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April 2015 – GIPA Restraint Orders made by Tribunal

In two recent decisions, the NSW Civil and Administrative Tribunal (NCAT /Tribunal) has made an order that a person is not permitted to make an access application under the Government Information (Public Access) Act 2009 (GIPA) without the approval of the Tribunal.

These orders are called Restrain Orders and are made under section 110 of the GIPA, which provides as follows:

110   Orders to restrain making of unmeritorious access applications

  1. NCAT may order that a person is not permitted to make an access application without first obtaining the approval of NCAT if NCAT is satisfied that the person has made at least 3 access applications (to one or more agencies) in the previous 2 years that lack merit.  Such an order is a restraint order.
  2. An access application is to be regarded as lacking merit if:
    1.  the agency decided the application by refusing to deal with the application in its entirety, or
    2. the agency decided the application by deciding that none of the information applied for is held by the agency, or
    3. the access applicant’s entitlement to access lapsed without that access being provided (including as a result of failure to pay any processing charge payable).

In the case of Pittwater Council v Walker [2015] NSWCATAD 34 (Walker case), Mr Walker had made 29 applications to Council over the period of about 1 year.  In Palerang Council, Queanbeyan City Council & Goulburn Mulwaree Council v Powell [2015] NSWCATAD 44 (Powell case), Mr Powell made 37 access applications, 18 of which were found to lack merit.

While a Restraint Order is in force against a person, any application for government information made to an agency in contravention of the order is not a valid access application (s110(7)).

A Restraint Order has the effect of requiring the person the subject of an Order to satisfy the Tribunal that any future application is reasonable, providing a very worthwhile “safety valve” (Powell at 14).

The cases establish that s110 proceedings are not an opportunity for the Tribunal to review an agency’s decisions, including an agency’s decision to refuse to deal with an access application because to do so “would require an unreasonable and substantial diversion of the agency’s resources” (s60(1)(a)) and an agency’s decision that documents are not held by the agency (s58(1)(b)).

Section 110 does not contain any description of the factors that might be taken into account by the Tribunal in exercising its discretion to make a Restraint Order.  However the Tribunal in the Powell case accepted that the following matters would be relevant:

  1. the total number of access applications (including but not limited to applications which lacked merit) that have been made;
  2. the fact that the applications are all in one way or another seeking information about the same thing;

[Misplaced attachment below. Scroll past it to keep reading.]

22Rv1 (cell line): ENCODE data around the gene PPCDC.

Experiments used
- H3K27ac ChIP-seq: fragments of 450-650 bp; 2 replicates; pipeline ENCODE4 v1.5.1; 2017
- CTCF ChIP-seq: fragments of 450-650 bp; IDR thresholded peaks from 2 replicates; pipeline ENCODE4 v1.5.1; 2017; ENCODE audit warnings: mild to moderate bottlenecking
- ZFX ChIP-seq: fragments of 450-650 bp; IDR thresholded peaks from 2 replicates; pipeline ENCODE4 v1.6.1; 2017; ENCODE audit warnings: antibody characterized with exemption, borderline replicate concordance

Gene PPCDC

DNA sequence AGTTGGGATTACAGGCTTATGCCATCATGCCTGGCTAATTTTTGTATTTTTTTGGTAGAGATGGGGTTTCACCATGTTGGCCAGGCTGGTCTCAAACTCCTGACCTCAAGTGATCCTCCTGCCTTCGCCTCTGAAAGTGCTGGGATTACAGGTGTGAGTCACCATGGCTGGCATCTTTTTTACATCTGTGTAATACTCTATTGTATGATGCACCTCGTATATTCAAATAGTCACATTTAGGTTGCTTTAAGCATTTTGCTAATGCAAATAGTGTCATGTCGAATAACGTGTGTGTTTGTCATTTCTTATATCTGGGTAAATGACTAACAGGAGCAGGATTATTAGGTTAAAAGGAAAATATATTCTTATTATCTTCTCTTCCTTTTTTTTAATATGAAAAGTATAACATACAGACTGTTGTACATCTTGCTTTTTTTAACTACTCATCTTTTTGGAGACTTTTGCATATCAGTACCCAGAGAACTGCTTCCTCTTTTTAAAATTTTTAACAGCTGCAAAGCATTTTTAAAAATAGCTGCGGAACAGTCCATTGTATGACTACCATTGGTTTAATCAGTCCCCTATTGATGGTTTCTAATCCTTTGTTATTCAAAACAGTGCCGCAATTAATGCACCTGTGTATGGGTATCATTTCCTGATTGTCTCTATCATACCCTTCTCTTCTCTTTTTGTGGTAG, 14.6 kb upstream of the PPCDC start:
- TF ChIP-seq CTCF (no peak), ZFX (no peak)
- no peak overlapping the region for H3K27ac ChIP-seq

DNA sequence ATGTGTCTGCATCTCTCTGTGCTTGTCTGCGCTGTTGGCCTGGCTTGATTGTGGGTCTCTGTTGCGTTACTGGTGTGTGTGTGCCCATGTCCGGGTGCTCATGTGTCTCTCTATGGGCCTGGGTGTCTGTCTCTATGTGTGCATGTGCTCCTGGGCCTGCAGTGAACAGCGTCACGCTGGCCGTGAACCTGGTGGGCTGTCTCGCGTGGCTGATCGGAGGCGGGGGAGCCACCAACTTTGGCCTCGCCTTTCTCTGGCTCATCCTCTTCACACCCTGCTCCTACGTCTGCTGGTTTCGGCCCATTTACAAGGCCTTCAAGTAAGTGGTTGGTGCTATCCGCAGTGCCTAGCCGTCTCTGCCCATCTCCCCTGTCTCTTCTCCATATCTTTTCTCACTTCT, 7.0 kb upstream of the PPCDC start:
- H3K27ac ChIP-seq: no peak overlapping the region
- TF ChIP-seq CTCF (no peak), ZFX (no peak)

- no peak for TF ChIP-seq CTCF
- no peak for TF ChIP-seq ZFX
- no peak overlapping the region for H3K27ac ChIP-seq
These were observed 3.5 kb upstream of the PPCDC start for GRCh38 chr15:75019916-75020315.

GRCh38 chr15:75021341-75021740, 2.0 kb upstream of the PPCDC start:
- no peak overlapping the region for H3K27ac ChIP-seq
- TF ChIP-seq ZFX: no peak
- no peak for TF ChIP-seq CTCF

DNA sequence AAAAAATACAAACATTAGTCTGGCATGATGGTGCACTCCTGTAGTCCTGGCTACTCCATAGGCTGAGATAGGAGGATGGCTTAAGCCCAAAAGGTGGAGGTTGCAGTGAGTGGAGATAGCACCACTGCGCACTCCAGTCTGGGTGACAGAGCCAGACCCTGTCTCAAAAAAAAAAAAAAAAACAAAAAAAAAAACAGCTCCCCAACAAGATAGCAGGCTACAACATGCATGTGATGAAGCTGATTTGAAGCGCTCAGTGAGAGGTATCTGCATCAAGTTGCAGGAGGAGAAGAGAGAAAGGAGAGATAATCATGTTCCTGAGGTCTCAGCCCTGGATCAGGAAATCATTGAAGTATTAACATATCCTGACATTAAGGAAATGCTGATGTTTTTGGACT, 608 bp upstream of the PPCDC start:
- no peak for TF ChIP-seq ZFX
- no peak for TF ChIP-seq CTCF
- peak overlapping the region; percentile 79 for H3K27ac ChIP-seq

3. the amount of information the agency has provided in response to those applications;
  4. the resources of the agency;
  5. the conduct of the access applicant. In contrast however, in the Walker case the Tribunal found that Restraint Order proceedings do not require a consideration of an access applicant’s personal behaviour, character and other conduct.

The Senior Member in the Powell case agreed that the imposition of a Restraint Order may be necessary to protect the operation and use of an agency’s resources for the public and community as a whole, not just one individual.  However, he noted that the GIPA applications in that case related to the interest of a local community group but, out of necessity under the GIPA Act, were brought by an individual who genuinely believed his access applications were made in the public interest.

The Senior Member in the Powell case concluded that the impacts on an individual were proportionate to the interests which the decision-maker is seeking to protect.

Section 110(3) provides that a Restraint Order “may be limited by reference to particular kinds of information or particular agencies” and the Tribunal in the Powell case found that the Tribunal has power, either expressly under s58 of the Civil and Administrative Tribunal Act 2013 or impliedly in the power conferred by s110 of the GIPA Act, to make an order subject to conditions.  In the Powell case, the Tribunal imposed several conditions on the Restraint Order, including:

  1. limiting the timeframe for the Restraint Order to 2 years from the date of the Tribunal’s decision;
  2. allowing the recipient to lodge a maximum of one access application to each of the three councils every two months;
  3. an access application shall not seek more than 3 documents;
  4. all correspondence in relation to an access application shall not include any offensive, abusive, threatening or insulting language.

The imposition of conditions on the operation of a Restraint Order may be one way the Tribunal could seek to address the issue of proportionality discussed above.  In the case of Walker however, no conditions were imposed.

The decisions in the Walker case and the Powell case are the first time that the Tribunal has made a Restraint Order under s110 of the GIPA Act and provide useful guidance regarding how the Tribunal’s discretion to make a Restraint Order will be exercised.

Note:  This information is not to be relied upon as legal advice.

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